Each “Dire Scorpion” squad would need a ride, so each would get a Raider, now considered a Wave Serpent. “Wait,” you say. “Raiders and Wave Serpents aren’t anything alike.” True. As Raiders are open topped kites with guns and Wave Serpents are flying tanks, some imagination would be needed here. To explain away the open top and the flimsy armor, we’d say that the whole thing is protected by a vast energy shield that is especially powerful along the front and sides (as is the case with the Wave Serpent). This field would prevent passengers from firing. Figures would disembark from the rear of the craft, as Eldar must from a Wave Serpent, simply because it’s safer to do so.
Each new “Wave Raider” would upgrade its standard issue twin-linked shuriken cannons to a “master-crafted” (i.e., twin-linked) starcannon (in place of a disintegrator) or “master-crafted” bright lance (in place of a dark lance). The horrorfexes would go (no big loss there), and the standard issue twin-linked shuriken catapults would be upgraded to shuriken cannons, represented by spare splinter cannons I have in my bitz box.
So, each former Raider Squad would be reconfigured like so:
While the Avatar is a close-combat beast, he’s strictly a pedestrian, and I would be loath to give up Lynatharr’s Vyper conversion that I worked so hard on. So my only real option would be to make Lynatharr a Farseer on a jetbike, with:
So what to do with my Haemonculi: Dr. Jheste, Dr. Fybze, and Vulnayvya? These figures would, naturally, become Warlocks. “Warlock Jheste” would be given a jetbike and would join “Farseer Lynatharr” and the new Ozone Scorpion jetbikes (more about those later). “Warlock Fybze” and “Witch Vulnayvya” would each lead a unit of Defender Guardians. All three would have Eldar weapons and Warlock powers to make up for the Haemonculi weapons and webway portals they would lose in the transfer from Dark Eldar to Goody Two-Shoes Eldar.
That’s the easy part. Now for something harder. I managed to transform all the Warriors with splinter rifles into “Dire Scorpions” or Guardians, but what to do with those leftover Warriors with special weapons? Though it goes against the Themed Army Idea that I used to develop my collection, I’d create more Elite units.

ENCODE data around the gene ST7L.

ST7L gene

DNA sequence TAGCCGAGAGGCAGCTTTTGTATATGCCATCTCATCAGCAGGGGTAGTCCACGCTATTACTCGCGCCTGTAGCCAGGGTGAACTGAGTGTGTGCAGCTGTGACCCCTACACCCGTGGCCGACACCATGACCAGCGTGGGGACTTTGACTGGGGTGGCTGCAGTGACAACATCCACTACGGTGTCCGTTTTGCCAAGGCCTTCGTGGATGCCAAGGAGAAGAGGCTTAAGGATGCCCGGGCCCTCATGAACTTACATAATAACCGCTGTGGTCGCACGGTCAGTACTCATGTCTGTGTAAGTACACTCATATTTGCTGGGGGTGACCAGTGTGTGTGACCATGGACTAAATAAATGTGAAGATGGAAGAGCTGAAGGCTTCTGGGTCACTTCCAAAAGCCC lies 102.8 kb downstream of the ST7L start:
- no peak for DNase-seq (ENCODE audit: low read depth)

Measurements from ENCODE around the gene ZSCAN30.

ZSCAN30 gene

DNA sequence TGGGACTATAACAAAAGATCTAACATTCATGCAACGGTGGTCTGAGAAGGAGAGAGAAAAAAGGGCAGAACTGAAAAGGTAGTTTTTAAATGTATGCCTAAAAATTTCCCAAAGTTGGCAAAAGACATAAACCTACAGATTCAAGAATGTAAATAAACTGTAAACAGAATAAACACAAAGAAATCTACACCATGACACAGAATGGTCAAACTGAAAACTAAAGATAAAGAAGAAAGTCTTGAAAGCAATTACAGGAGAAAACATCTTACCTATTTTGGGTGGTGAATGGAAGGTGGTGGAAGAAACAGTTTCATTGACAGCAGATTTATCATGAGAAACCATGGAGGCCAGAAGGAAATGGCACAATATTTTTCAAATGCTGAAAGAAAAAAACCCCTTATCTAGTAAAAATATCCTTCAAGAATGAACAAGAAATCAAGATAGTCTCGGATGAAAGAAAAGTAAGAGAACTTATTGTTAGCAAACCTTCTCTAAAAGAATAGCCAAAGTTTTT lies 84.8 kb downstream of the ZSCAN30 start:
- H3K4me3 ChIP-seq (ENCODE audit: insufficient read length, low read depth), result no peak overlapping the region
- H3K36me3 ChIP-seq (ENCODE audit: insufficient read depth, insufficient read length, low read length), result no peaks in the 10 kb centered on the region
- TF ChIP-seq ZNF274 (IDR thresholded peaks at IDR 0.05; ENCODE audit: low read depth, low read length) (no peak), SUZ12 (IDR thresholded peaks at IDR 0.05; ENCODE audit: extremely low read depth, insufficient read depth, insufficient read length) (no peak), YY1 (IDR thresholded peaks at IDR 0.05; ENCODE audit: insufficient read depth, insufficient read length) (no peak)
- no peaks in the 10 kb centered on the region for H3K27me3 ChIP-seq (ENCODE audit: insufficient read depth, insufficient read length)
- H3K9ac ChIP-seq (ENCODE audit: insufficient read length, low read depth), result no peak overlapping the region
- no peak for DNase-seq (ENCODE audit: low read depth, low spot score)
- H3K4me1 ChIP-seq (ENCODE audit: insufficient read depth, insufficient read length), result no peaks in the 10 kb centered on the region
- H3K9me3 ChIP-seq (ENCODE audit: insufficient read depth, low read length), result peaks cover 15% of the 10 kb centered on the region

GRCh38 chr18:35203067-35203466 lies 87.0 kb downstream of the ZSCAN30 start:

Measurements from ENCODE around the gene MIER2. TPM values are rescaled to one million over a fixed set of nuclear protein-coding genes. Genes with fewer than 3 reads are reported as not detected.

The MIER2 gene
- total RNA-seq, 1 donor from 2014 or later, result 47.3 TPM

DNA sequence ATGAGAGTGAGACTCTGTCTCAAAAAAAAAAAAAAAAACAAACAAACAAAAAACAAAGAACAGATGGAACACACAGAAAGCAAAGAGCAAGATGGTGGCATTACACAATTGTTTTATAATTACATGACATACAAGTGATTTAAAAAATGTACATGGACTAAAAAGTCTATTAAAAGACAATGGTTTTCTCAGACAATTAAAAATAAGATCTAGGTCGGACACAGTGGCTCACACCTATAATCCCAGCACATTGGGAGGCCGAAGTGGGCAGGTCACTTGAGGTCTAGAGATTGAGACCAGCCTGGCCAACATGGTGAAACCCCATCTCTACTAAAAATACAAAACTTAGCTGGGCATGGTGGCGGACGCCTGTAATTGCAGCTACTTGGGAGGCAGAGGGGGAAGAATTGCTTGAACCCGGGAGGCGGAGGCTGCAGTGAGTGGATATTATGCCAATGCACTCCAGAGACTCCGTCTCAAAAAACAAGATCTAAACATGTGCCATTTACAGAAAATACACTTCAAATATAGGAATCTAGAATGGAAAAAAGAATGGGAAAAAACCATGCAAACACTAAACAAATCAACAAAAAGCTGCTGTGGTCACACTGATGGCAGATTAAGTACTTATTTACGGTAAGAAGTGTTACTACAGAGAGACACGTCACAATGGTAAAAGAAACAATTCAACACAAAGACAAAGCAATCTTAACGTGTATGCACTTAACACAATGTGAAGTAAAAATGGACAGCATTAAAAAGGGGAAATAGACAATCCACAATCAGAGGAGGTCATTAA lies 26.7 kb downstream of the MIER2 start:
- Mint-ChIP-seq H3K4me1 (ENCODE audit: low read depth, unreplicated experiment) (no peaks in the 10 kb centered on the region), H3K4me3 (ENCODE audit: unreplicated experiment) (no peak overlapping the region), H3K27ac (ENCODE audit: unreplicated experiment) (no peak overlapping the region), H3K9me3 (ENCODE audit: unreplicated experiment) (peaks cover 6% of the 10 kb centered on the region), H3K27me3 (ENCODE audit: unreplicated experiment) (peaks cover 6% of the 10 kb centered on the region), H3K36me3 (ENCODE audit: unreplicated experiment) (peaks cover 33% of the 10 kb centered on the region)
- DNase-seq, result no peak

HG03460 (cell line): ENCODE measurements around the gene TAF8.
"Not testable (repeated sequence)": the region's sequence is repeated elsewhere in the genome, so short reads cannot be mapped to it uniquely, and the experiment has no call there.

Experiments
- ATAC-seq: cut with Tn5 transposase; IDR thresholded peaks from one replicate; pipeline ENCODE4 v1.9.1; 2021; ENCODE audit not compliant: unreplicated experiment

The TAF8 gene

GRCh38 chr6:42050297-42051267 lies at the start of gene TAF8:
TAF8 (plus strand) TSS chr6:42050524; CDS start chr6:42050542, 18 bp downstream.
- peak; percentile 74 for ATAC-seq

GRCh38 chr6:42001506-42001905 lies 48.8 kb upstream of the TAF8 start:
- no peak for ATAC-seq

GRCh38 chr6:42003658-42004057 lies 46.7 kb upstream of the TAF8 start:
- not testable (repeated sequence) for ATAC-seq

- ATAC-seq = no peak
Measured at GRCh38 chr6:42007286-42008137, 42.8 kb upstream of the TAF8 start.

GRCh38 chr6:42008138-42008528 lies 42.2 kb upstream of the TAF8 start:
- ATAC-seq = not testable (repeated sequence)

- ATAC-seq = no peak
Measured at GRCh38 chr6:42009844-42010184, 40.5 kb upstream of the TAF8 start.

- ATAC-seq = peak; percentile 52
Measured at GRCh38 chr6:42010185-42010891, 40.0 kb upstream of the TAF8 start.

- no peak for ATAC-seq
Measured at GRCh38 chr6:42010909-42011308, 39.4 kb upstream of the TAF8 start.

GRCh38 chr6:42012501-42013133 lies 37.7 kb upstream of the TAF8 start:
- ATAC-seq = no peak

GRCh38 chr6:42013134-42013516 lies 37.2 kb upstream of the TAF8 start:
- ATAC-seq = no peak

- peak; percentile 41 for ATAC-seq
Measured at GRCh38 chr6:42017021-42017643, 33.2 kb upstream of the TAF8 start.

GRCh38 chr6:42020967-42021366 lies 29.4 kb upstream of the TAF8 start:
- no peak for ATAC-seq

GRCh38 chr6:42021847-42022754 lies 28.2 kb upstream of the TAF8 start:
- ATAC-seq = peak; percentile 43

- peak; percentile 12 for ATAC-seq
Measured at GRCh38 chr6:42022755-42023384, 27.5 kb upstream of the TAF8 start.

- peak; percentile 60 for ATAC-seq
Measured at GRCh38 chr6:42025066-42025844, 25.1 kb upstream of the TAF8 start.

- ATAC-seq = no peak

Blasters are short-ranged, tank-busting weapons that resemble fusion guns, so those seven Dark Eldar with blasters would form a squad of “Fire Scorpions” (Fire Dragons by another name). The “Fire Scorpions” would need to get in close to the enemy, so they would be given the remaining “Wave Raider,” which is armed with a dark—errr, bright—lance.
Looking over my list, I see that I have seven Warriors with shredders. Shredders fire a cloud of monofilament wire, just like death spinners, so those seven Dark Eldar would become “Warp Scorpions” (Warp Spiders). I also have two spare Sybarites, so they would be given the spare shredders from the former Wyches, bumping this squad up to nine. I might or might not do some conversion work to model warp jump generators on each figure….
There, that was easy. On to something a bit harder. Looking over my list of remaining figures, I notice that I have five Warp Beasts, which—in Codex: Death Twinkies—form a swift assault unit. How could I translate that into an Eldar army? Shining Spears have the same squad size (3-5 models), are fast, and have the same modus operandi (rush into close combat ASAP) as Warp Beasts: sounds like a good fit to me. I’d have to use some imagination and pretend that the former Beasties can spit acid or fling spikes or shoot wrap energy out of their eyes or something to replicate the bike-mounted shuriken catapults. Or I could just eschew shooting all together with this unit.
Many players think that fielding three Wraithlords is “cheesy.” I don’t agree, but they’re welcome to their opinion—and with my new Ozone Scorpion army, I could even accommodate them. The seven Warriors with splinter cannons would become two squads of Dark Reapers, one with three members, one with four. Fourteen reaper launcher shots a turn might teach folks not to whine about Wraithlords….
The Price to be
As I mentioned, I’m confident that the Dark Eldar will be around for as long as Warhammer 40,000 is. But if not, I’m ready. So while other Dark Eldar players fret and worry, I wait for 4th Edition with a smug smirk on my face. The universe won’t be rid of my Ozone Scorpions so easily….
Posted August 2003